Due Date

I can just about guarantee you that you’ve seen Due Date before. I mean, the point of a new comedy is to provide semi-unique situations in which the funniness may flower, so you haven’t seen precisely the same movie as Due Date before (unless you have, and it was named Due Date, in which case that’s what I’m talking about right now, so you see). But you’ve seen Planes, Trains and Automobiles. Or, if not that, you’ve seen the Odd Couple, and putting it in a car really doesn’t change the fact that these guys are polar opposite who hate each other a little bit, and yet there are Circumstances that force them to Figure It Out, one way or another. And man, even if you haven’t seen those, you’ve seen Sesame Street. So don’t try to pretend this movie has a new premise. It just doesn’t.

Not that there’s anything wrong with that. At least, not as long as your movie is extremely funny[1] or has extremely strong actors to carry the conflict on their backs[2]. Because, really, I think the next genuinely new comedy I see will be the first one that anybody has seen in probably centuries and possibly millennia.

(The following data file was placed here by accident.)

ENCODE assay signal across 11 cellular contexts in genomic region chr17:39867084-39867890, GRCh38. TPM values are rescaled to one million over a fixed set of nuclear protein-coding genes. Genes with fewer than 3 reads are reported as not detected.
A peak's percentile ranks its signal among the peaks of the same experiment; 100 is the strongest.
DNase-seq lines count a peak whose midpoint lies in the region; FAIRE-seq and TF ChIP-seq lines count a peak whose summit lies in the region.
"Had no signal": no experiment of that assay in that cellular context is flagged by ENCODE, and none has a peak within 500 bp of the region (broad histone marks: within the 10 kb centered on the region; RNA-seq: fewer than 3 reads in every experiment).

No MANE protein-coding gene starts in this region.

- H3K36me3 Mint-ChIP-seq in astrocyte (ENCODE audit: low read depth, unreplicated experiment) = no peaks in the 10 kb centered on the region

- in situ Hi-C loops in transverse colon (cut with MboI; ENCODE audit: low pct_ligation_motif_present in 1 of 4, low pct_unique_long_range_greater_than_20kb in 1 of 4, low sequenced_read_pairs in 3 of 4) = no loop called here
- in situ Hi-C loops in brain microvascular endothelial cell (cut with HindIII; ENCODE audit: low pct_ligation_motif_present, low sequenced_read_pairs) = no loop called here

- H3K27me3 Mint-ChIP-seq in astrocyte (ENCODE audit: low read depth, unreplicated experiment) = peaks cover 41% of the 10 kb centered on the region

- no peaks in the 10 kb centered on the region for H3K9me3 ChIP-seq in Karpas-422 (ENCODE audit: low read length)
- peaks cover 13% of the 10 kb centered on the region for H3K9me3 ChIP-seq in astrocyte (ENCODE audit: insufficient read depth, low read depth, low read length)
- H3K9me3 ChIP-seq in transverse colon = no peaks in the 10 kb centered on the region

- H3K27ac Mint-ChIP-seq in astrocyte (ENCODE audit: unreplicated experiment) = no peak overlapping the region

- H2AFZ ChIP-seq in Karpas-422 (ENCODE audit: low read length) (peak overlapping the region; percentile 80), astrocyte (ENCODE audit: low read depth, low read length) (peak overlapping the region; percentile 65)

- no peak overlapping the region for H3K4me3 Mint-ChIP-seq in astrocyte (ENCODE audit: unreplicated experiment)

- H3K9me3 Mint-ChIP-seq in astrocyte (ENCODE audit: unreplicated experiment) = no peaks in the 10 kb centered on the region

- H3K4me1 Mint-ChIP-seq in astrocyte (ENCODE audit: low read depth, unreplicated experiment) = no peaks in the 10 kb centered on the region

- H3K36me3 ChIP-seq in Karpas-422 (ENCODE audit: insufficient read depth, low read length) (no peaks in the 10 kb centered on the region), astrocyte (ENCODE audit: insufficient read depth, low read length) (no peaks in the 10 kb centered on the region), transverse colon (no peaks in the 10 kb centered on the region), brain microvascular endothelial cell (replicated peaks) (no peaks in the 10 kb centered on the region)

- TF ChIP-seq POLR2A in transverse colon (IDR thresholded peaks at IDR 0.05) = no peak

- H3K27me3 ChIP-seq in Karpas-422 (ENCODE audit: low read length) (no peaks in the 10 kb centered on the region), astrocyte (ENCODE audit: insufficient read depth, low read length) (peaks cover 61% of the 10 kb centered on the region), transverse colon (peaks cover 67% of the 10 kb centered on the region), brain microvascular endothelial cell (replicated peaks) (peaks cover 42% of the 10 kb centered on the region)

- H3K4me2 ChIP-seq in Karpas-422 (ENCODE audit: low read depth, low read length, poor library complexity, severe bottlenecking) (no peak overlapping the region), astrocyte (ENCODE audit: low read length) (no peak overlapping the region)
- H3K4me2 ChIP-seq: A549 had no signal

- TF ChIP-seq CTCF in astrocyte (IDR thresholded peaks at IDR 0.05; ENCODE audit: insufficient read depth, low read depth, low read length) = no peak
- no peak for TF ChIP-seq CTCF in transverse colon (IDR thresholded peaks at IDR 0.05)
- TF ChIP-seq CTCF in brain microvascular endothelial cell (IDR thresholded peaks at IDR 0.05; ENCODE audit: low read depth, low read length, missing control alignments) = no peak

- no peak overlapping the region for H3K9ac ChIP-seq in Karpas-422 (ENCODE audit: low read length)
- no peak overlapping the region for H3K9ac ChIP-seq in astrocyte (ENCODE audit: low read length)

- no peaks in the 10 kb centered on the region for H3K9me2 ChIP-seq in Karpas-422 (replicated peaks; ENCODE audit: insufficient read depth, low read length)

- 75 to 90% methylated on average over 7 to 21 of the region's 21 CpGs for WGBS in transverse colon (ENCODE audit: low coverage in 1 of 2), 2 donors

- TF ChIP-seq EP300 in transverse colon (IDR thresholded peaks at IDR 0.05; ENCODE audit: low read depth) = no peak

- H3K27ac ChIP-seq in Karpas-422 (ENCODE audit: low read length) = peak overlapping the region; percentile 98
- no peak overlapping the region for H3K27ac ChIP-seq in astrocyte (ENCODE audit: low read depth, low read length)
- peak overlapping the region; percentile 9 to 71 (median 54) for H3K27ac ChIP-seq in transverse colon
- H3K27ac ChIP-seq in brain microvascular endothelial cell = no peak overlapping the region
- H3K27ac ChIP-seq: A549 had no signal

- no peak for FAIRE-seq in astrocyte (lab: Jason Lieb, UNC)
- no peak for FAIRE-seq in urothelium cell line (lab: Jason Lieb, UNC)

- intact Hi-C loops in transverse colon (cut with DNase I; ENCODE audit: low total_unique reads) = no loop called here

[1] This one wasn’t, although it was funny. But there’ve been enough amazing comedies in the last couple of years that I’m both sated and jaded, and therefore more than willing to call out the difference between ‘I laughed’ and ‘I laughed until I was hurting’.
[2] This one did. I will I think never get tired of watching Robert Downey Jr. do anything, and Zack Galifianakis, for all that he is not the straight man of the pair, manages to pull off an incredible and limitless flow of dignity through every obscene, absurd, and insane situation that the two of them encounters, and believe me, these are many and varied. But we already have established that you knew that part, having seen this movie-or-possibly-skit-on-Sesame-Street before.

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